Afghan military preferred
Indian army over Pakistan
to train troops: DG-ISPR

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ISLAMABAD: Pakistan reached out to assist the Afghan government on a number of occasions, including offering their military help with training, because the peace in Afghanistan is directly linked with that of our country, Inter Services Public Relations (ISPR) head said on Friday, INP has reported.

Addressing a press conference today, DG ISPR Major General Babar Iftikhar said the Pakistan military top brass called on the Afghan government about seven times while it was still in power.

Our army chief visited Afghanistan four times and we even offered them an intelligence-sharing deal but Afghanistan preferred to train thousands of its troops from the Indian army, DG ISPR said.

Even Indian military personnel arrived in Afghanistan to train the Afghan army, he said.

The reason to focus on the Afghan security situation is that their lands have been used to carry out attacks on Pakistani soil.

We have taken some measures in the backdrop of the developing Afghan security situation and our borders with Afghanistan are secure, he said. He said what happened in Afghanistan. We only opened parts of the border because Afghanistan is land-locked country, he said.

Major Gen Babar Iftikhar

Even Afghan military sought safe passage from us fearing the Taliban takeover, DG ISPR said.

At the outset of his press conference in Rawalpindi, he said he would talk about the evolving situation in Afghanistan and the implied national security problems that Pakistan could face, along with the measures the armed forces had taken and would continue to take to “ward off any spillover of insecurity and instability into Pakistan”, Dawn has reported.

Prior to the Taliban’s takeover of Kabul, the military situation in the war-torn country “unfolded rapidly”, he said, adding that Pakistan had already started taking the measures it needed to guard the Pakistan-Afghanistan border and to ensure security.

He emphasised that there was “no doubt” that Pakistan’s side of the Pak-Afghan border was secure and stable.

Giving the timeline of events as they unfolded in the neighbouring country, the DG ISPR said prior to August 15 — when the Taliban entered Kabul — several soldiers belonging to the Afghan National Army entered Pakistan on more than two occasions, seeking safe passage because they feared their posts might come under attack by the Taliban. “They were accepted and given safe passage back       under military norms,” he added.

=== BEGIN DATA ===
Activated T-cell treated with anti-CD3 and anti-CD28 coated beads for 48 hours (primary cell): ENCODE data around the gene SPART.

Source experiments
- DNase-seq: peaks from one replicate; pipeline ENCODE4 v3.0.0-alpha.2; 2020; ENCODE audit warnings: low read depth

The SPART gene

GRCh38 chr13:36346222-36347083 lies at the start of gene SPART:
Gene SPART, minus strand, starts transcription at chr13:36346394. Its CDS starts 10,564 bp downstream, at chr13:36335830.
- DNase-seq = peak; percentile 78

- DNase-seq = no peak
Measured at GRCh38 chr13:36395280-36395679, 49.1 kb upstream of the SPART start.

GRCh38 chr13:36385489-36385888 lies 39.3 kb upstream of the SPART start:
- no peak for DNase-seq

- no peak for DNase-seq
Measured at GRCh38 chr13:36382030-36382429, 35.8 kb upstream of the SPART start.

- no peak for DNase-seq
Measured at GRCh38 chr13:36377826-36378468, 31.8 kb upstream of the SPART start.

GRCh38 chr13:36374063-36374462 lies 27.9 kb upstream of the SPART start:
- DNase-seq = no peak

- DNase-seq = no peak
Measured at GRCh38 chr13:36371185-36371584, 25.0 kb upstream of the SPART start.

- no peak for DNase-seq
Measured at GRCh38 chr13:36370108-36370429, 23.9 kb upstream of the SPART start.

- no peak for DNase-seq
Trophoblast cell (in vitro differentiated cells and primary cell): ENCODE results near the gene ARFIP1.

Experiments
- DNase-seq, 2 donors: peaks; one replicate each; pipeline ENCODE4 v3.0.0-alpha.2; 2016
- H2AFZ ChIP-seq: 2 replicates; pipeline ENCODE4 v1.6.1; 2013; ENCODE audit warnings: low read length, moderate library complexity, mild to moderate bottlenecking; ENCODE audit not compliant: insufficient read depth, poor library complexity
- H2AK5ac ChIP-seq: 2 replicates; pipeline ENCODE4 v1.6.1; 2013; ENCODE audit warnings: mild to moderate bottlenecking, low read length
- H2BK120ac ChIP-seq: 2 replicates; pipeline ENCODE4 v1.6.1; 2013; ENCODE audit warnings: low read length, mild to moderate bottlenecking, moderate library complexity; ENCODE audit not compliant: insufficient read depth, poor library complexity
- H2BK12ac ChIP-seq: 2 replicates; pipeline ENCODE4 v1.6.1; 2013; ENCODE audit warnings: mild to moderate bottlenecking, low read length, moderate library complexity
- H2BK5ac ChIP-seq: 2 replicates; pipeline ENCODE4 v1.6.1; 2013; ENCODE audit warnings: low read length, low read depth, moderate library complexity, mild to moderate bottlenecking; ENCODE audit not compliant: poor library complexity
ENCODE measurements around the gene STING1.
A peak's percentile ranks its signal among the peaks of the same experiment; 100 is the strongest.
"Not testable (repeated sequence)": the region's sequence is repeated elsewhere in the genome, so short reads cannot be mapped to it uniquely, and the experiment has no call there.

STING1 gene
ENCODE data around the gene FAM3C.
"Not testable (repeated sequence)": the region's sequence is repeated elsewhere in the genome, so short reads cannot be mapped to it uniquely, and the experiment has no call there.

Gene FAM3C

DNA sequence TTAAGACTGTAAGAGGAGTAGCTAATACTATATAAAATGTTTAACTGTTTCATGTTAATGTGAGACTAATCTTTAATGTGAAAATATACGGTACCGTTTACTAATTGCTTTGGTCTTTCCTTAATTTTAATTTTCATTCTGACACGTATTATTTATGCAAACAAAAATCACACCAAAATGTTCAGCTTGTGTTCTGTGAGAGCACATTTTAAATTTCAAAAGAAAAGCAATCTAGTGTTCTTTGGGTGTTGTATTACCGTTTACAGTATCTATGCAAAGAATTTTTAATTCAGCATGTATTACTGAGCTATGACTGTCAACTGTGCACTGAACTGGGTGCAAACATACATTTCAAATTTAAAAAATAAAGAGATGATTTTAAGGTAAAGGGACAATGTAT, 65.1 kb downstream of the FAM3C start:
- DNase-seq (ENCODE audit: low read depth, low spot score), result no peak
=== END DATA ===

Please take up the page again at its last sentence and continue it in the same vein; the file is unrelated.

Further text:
Pakistan’s armed forces “anticipated the way the situation was going to unfold and the chance of instability” spilling over and moved troops to important border crossings to ensure control, he said.

“Seventeen out of 78 border crossings were notified [for enhanced deployment] and all illegal crossings were closed. After August 15, the terminals and border crossings have been kept open. Convoys are also continuously moving on both sides.”

The DG ISPR said the second-biggest site for evacuation of foreigners from Afghanistan, besides the ones in the neighbouring country, was in Pakistan.

So far, 113 flights — both military and commercial — have landed in Pakistan from Afghanistan, he added.

“The situation at the Pak-Afghan border is normal and there is no untoward incident,” he said.

Talking about the impact of the decades-long war in the neighbouring country, Gen Iftikhar noted the “biggest victims” of the conflict, besides Afghans, had been Pakistanis.

“We have faced a massive brunt since the Soviets invaded [Afghanistan] followed by the civil war. [More than] 86,000 lives have been lost [along with] Rs152 billion in economic losses and counting.

“While we were involved in this war on terror during the last two decades, we have had three major escalations on the eastern border. At the peak of this period, there were more than 90 terrorist incidents taking place in a year in Pakistan.”

Furthermore, 12,312 ceasefire violations had occurred on Pakistan’s eastern border since 2014, he added.

Giving details of military operations during this period, the DG ISPR said the armed forces conducted 1,237 major and minor operations and cleared more than 46,000 sq km area along the western border against terrorists and their infrastructure.

“With the support of our great nation and LEAs (law enforcement agencies), our armed forces were able to turn the tide.”

Giving the timeline of events as they unfolded in the neighbouring country, the DG ISPR said prior to August 15 — when the Taliban entered Kabul — several soldiers belonging to the Afghan National Army entered Pakistan on more than two occasions, seeking safe passage because they feared their posts might come under attack by the Taliban.

“They were accepted and given safe passage back under military norms,” he added.

Pakistan’s armed forces “anticipated the way the situation was going to unfold and the chance of instability” spilling over and moved troops to important border crossings to ensure control, he said.

“Seventeen out of 78 border crossings were notified [for enhanced deployment] and all illegal crossings were closed. After August 15, the terminals and border crossings have been kept open. Convoys are also continuously moving on both sides.”Evacuation efforts

The DG ISPR said the second-biggest site for evacuation of foreigners from Afghanistan, besides the ones in the neighbouring country, was in Pakistan.

So far, 113 flights — both military and commercial — have landed in Pakistan from Afghanistan, he added.